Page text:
In addition to existing copper-cobalt resources, Coda is committed to high-quality research. In June 2020, after nearly two years of target generation work, Coda achieved copper mineralization with its first deep IOCG exploration hole.

On June 9, 2021, Coda announced that its first diamond drill hole to test the Emmie IOCG target had undergone a 200 m intensive change in IOCG, including approximately 50 m mineralization of copper sulfide. The announcement sparked a sharp rise in Coda’s share price and the launch of a large-scale exploration program aimed at identifying a significant world-class copper-gold deposit.

To date, Coda has drilled more than 15 holes in the Emmie IOCG, all but three returning significant mineralization widths, just over 3% copper and 0.5 g / t gold. The study continues as the company seeks to increase the thickness of the interceptions and to define a number of high-quality copper zones within a major geophysical anomaly.

According to Chris, the unique convergence of multiple deposits makes this an exciting opportunity: “As a company dedicated to exploration, we are happy to explore from a strong foundation. Our sedimentary copper-cobalt deposits provide us with a major asset that I believe will be part of a large, long-lasting copper-cobalt operation. Our IOCG research program focuses on world-class assets in an area that has demonstrated its ability to produce some of the largest copper deposits on Earth. We sincerely believe we have a tiger under our tail. “

Coda believes it can meet the challenge of advancing research into the development of copper-cobalt deposits and continuing the study for more copper at Elizbeth Creek. In addition, the company is also advancing on its Cameron Copper River project in the Mount Isa Inlier area of ​​Queensland, another world-famous copper region. Chris notes: “We are not afraid of hard work at Coda – our recent discoveries have given us energy in Elizabeth Creek and we see great potential in the Cameron River, where drilling is due to begin in August 2022.

Addressing the global copper shortage

CRU Group forecasts a deficit in copper supplies of six million tons per year for the next decade, with an investment of $ 100 billion needed to meet global demand for honey. To meet this expected demand, it is estimated that more than 75 new copper mines will have to go into production over the next eight years.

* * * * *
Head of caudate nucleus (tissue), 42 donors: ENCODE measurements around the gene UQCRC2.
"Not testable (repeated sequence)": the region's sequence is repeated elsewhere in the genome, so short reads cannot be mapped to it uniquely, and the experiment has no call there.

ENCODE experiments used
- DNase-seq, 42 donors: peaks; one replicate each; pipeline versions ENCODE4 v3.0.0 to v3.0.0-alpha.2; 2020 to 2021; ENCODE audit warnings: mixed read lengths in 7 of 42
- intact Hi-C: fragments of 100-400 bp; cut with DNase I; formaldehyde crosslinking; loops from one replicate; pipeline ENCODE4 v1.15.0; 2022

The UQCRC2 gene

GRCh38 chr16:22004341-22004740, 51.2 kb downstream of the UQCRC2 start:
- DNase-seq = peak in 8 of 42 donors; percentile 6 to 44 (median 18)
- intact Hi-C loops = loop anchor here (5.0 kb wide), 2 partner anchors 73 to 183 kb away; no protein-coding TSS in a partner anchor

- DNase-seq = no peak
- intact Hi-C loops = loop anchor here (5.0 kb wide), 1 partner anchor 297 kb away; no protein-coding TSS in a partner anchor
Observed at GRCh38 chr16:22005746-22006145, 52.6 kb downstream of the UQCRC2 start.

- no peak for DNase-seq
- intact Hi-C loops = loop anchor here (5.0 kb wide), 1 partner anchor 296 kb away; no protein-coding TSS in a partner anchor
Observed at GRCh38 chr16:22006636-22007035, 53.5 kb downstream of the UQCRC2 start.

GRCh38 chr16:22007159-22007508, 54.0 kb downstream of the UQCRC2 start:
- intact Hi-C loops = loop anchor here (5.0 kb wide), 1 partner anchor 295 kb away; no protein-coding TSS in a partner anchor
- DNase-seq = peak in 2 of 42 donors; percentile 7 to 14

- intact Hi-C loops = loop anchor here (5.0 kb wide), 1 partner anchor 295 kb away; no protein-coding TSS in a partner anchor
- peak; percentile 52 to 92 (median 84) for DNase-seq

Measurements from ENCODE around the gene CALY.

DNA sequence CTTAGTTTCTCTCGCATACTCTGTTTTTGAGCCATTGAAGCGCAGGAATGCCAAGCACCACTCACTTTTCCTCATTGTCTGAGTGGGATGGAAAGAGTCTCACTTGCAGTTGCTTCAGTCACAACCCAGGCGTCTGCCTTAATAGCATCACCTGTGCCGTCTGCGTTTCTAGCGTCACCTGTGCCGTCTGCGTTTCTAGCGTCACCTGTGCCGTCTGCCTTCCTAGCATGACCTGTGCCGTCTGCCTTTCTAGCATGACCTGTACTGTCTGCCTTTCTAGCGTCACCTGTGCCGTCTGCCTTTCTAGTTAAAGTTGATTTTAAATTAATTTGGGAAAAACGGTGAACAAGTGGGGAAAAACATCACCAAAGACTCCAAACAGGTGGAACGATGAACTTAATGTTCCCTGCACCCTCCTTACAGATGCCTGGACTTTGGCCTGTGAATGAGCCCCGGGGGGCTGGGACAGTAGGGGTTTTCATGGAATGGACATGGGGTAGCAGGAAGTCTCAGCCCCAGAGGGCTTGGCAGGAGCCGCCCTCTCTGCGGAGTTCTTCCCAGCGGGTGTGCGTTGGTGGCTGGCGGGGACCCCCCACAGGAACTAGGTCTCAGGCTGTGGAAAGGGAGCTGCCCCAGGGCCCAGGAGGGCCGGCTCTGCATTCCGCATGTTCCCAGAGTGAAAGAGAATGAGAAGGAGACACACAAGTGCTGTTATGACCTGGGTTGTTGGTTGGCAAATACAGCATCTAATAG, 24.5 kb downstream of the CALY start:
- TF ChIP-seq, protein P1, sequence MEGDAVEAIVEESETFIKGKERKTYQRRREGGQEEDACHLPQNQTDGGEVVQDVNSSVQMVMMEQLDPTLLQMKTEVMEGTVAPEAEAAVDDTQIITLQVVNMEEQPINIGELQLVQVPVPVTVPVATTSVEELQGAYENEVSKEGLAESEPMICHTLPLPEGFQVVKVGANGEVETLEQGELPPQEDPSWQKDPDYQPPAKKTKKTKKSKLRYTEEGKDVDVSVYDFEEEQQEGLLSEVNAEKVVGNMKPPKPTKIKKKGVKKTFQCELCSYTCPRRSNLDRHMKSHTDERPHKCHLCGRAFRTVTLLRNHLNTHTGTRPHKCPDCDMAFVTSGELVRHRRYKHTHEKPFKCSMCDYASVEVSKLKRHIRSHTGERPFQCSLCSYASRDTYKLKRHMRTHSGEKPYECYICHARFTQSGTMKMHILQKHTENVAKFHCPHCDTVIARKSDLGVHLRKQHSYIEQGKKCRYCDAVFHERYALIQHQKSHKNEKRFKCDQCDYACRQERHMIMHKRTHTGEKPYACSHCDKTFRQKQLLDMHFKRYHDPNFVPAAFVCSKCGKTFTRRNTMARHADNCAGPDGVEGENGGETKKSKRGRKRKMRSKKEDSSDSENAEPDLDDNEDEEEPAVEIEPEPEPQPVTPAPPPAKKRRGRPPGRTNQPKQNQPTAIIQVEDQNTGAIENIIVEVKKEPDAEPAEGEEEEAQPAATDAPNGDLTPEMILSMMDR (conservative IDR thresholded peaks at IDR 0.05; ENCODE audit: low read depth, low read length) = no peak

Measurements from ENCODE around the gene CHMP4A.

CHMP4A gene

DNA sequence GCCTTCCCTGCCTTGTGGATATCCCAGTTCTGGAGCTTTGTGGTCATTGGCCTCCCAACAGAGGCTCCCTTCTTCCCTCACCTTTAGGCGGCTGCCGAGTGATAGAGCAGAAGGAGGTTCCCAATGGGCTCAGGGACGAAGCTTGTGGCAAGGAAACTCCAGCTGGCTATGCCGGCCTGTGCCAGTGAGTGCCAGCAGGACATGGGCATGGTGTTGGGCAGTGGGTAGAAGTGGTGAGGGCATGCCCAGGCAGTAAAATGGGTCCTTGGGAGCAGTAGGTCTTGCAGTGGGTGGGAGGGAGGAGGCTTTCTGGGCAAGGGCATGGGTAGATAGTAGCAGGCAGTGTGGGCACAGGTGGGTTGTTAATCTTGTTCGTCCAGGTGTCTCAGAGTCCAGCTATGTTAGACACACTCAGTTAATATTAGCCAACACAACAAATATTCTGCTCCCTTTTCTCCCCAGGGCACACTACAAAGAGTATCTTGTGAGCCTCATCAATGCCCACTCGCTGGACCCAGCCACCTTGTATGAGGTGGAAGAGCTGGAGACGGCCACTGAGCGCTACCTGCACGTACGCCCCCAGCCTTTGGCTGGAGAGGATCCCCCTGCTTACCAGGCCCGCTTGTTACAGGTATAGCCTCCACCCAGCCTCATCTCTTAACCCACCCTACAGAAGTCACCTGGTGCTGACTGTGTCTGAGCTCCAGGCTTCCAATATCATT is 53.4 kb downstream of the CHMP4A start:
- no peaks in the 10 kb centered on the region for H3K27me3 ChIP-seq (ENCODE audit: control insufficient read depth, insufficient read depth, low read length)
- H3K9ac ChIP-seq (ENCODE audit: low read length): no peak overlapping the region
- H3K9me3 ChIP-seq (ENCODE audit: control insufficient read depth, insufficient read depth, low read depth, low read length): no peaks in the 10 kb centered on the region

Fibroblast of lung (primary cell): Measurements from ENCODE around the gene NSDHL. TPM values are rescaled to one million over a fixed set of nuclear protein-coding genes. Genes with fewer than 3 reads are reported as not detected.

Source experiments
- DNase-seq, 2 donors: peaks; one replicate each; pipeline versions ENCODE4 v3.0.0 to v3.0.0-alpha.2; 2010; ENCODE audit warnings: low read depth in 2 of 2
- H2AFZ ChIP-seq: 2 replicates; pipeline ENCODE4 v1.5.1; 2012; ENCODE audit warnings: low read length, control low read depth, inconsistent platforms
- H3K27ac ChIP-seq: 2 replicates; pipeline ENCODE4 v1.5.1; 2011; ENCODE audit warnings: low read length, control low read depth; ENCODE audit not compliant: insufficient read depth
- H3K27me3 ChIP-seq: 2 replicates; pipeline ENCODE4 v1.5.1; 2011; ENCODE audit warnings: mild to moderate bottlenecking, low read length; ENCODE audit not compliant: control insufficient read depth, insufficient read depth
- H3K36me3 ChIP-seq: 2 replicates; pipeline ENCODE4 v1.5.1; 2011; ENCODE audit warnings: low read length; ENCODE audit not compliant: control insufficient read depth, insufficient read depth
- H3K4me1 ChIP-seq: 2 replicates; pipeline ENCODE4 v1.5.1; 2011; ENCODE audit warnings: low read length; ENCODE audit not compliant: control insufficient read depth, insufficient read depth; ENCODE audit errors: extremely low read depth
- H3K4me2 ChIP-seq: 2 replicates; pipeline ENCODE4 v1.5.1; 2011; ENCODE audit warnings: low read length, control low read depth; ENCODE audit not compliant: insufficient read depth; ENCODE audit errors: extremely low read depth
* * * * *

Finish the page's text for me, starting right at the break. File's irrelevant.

To further complicate the supply problem, copper grades are declining, technical complexity is increasing and, most importantly, many potential new sources of copper are located in areas with high government risk and lower ESG values.

Copper projects located in first-tier jurisdictions such as South Australia will play an increasingly important role in filling supply shortages as investors seek to fund mines with high-quality ESG accreditations capable of delivering green, ethical honey to the needs of the global energy transition.

True green credentials for South Australia, first level jurisdictions

The term ‘first level jurisdiction’ is often overused in mining; However, there is no doubt that South Australia is one of a handful of true top-level jurisdictions for mineral exploration around the world.

Home to some of the world’s largest miners and researchers, including BHP and Oz Minerals, South Australia recently recruited smaller researchers to undertake research activities in the energy transition and critical space for minerals.

This is crucial for the future of mineral supplies, as traditionally larger miners are reluctant to allocate significant funds to local and brownfield sites. The junior research sector is the lifeblood of discovery, and a whole new generation of researchers is beginning to take South Australia seriously.

One of the main reasons for South Australia’s success as a jurisdiction is its powerful ESG and renewable energy data. These forward-looking policies make the prospect of developing new low-impact, carbon-neutral mines an extremely attractive proposition for the next generation of miners.

Chris commented: “South Australia is a really great place to explore for critical minerals and do business. Extremely promising geology, combined with proactive and responsive government regulation, makes it an extremely attractive place for researchers like Coda.

As a member of the Minister’s Executive Advisory Committee (MEAC), which advises the SA government on energy and critical minerals policy, Chris has first-hand experience with green energy powers in South Australia. South Australia is one of the most advanced places in the world and is at the forefront of the global energy transition. The energy system has been transformed from 1% to 60% renewable in the last 15 years and is expected to reach net zero by 2030.

Chris added: “This is extremely important for companies that want to develop mines to meet global demands for a transition to green energy, as any energy mix between the solar system and the grid will probably be zero for the rest of my life.

“Coda Minerals is well placed to be at the forefront of the South Australian mineral industry as it continues its research and development work on the Elizabeth Creek Copper project.”

Please note that this article will also appear in the tenth edition of ours quarterly publication.

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Developing ethical copper and cobalt in South Australia